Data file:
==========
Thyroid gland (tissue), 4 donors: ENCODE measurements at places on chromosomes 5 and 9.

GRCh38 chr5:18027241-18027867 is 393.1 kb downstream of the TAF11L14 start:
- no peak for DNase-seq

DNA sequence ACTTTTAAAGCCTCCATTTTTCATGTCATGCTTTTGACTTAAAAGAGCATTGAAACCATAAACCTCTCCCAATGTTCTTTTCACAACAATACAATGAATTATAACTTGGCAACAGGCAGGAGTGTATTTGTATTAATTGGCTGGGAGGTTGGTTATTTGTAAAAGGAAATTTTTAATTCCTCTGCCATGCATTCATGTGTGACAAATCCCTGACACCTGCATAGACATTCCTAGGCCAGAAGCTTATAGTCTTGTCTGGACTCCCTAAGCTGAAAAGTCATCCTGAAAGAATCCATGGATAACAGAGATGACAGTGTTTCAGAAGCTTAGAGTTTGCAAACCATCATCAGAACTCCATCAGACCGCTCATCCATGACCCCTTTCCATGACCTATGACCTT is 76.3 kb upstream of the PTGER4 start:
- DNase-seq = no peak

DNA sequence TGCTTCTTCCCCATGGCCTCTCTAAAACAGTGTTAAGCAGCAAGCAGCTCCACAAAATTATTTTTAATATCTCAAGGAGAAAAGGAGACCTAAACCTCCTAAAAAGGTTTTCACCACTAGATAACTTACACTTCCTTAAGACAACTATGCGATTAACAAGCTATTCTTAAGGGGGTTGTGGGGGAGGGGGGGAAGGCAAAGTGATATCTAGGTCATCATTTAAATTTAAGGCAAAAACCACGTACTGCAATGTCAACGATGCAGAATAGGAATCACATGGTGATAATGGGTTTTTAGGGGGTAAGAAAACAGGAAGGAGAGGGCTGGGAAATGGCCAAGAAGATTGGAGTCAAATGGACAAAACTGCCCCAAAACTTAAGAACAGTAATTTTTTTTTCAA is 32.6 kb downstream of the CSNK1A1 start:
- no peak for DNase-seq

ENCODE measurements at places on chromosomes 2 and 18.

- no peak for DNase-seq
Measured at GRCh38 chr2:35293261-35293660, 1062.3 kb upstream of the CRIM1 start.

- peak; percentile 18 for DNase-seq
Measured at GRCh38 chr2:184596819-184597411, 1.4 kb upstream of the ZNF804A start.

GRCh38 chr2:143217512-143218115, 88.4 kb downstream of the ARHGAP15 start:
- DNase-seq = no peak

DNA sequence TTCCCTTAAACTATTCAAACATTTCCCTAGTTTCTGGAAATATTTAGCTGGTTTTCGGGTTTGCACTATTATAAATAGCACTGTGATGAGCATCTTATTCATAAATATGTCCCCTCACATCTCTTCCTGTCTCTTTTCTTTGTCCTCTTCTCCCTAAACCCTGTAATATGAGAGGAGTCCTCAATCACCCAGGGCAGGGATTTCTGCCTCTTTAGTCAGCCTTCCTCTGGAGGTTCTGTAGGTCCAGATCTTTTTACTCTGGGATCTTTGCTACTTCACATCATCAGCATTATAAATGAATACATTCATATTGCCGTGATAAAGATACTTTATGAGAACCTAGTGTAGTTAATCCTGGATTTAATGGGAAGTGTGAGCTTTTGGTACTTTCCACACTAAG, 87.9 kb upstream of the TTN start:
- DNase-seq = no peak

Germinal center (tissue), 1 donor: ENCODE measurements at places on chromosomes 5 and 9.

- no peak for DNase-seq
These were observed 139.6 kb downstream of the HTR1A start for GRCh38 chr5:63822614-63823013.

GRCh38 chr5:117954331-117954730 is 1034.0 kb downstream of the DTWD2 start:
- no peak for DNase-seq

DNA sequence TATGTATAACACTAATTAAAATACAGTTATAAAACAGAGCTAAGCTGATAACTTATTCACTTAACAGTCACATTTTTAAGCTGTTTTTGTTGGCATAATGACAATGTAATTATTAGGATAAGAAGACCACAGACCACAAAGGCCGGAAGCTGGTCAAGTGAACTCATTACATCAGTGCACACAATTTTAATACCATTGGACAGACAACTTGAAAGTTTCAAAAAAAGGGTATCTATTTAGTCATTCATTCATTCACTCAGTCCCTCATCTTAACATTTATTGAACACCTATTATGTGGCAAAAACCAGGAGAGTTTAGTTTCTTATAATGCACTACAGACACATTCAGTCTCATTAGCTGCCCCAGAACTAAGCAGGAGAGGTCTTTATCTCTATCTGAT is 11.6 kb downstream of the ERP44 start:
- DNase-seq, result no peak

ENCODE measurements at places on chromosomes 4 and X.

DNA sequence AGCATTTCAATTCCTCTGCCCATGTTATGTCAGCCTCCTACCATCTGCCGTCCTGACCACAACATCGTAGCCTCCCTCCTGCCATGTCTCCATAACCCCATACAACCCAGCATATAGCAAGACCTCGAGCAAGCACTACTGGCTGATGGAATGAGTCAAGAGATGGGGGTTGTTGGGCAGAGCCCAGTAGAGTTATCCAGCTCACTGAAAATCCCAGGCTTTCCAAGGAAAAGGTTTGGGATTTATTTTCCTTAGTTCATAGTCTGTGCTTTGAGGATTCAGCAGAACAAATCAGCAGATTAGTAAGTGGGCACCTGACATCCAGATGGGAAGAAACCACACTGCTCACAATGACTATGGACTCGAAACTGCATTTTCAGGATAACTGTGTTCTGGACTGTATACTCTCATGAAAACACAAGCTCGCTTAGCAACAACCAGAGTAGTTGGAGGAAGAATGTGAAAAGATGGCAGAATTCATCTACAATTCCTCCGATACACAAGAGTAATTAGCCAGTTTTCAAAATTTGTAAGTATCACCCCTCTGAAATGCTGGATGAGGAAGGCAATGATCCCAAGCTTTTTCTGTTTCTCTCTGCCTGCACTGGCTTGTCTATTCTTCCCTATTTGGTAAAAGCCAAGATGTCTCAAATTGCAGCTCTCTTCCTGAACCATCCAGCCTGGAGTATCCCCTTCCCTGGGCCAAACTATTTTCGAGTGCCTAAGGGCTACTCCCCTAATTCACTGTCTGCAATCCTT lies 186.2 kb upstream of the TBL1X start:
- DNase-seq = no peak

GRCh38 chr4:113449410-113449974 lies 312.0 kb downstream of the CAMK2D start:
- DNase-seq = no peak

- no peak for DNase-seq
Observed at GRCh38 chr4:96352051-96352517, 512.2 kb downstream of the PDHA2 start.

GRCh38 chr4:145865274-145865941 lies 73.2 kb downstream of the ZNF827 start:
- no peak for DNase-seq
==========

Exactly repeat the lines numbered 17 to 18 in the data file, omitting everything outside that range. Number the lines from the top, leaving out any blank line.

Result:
Germinal center (tissue), 1 donor: ENCODE measurements at places on chromosomes 5 and 9.

- no peak for DNase-seq